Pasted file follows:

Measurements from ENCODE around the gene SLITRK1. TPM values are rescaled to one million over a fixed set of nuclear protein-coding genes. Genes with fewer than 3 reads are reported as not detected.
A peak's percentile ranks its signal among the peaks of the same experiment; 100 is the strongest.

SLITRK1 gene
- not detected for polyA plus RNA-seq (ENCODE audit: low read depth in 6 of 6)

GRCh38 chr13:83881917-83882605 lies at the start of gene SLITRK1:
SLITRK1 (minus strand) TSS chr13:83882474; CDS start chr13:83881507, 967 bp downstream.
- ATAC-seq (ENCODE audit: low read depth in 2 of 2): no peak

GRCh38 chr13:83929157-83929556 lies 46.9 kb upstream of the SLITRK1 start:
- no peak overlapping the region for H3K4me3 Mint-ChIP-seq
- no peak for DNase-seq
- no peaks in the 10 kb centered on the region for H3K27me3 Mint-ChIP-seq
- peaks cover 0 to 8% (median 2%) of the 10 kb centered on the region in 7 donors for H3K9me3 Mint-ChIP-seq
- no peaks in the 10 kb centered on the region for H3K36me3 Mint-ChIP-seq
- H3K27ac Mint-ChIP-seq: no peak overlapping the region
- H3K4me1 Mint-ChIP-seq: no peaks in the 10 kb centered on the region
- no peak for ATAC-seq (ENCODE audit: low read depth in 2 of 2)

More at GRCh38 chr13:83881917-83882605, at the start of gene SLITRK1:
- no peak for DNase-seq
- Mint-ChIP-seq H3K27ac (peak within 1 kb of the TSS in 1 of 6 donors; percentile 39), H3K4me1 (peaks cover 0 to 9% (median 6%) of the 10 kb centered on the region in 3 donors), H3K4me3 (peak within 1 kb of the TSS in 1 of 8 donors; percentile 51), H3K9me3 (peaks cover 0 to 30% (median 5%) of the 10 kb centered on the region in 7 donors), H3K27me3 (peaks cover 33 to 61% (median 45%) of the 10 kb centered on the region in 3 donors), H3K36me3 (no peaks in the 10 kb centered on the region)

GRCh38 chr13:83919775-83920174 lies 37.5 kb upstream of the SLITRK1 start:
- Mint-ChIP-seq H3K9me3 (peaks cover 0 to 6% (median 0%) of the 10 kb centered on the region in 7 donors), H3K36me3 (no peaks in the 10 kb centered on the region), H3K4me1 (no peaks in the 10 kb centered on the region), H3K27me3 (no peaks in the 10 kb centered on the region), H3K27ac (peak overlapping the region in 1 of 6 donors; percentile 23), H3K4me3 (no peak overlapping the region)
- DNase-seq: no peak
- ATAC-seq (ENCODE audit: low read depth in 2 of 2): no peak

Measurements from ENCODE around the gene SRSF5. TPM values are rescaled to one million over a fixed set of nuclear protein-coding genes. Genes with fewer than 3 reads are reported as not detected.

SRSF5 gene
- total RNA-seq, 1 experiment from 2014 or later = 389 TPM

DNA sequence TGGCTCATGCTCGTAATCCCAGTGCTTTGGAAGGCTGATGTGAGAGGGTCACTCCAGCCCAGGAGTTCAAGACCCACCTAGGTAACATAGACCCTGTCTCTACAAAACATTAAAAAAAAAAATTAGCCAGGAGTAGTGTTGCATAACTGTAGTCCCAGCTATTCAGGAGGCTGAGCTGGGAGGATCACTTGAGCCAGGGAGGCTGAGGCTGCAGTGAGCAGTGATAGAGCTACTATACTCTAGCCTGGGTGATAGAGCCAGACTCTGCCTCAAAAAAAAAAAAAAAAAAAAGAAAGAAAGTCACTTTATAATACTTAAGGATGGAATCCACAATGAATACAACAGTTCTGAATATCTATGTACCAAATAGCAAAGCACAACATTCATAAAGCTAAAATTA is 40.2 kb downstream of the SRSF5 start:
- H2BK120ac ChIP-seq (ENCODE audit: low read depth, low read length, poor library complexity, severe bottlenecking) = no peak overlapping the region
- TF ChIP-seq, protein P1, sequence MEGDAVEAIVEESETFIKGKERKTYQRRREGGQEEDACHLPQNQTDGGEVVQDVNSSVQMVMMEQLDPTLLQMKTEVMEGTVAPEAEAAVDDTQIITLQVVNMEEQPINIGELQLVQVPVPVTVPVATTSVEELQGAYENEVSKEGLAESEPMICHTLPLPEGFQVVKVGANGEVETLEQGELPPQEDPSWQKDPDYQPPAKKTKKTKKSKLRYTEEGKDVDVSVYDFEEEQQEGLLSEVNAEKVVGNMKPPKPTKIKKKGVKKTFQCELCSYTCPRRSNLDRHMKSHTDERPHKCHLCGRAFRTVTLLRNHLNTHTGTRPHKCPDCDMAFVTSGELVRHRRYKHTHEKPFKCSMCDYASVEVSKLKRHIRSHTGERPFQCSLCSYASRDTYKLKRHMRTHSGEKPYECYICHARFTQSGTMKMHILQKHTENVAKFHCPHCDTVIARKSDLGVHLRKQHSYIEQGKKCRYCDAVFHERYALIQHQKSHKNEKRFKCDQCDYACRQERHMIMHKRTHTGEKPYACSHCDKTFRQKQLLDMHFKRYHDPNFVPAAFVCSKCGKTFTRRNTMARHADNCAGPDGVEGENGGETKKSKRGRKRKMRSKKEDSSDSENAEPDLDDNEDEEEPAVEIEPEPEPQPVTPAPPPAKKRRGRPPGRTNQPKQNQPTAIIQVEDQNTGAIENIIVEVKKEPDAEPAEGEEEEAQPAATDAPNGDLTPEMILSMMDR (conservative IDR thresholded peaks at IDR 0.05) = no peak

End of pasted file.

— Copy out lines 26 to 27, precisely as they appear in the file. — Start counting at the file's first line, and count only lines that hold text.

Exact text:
- total RNA-seq, 1 experiment from 2014 or later = 389 TPM

DNA sequence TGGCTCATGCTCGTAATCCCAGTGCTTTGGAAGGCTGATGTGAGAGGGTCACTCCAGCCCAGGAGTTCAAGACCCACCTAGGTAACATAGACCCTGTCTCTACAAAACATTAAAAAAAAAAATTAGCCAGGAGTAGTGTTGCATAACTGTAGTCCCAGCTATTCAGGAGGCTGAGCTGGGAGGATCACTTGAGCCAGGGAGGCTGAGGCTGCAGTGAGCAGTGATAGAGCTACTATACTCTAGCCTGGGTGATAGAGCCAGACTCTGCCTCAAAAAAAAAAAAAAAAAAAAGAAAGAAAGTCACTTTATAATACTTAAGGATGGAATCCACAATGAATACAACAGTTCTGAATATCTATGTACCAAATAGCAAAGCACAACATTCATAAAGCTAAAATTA is 40.2 kb downstream of the SRSF5 start: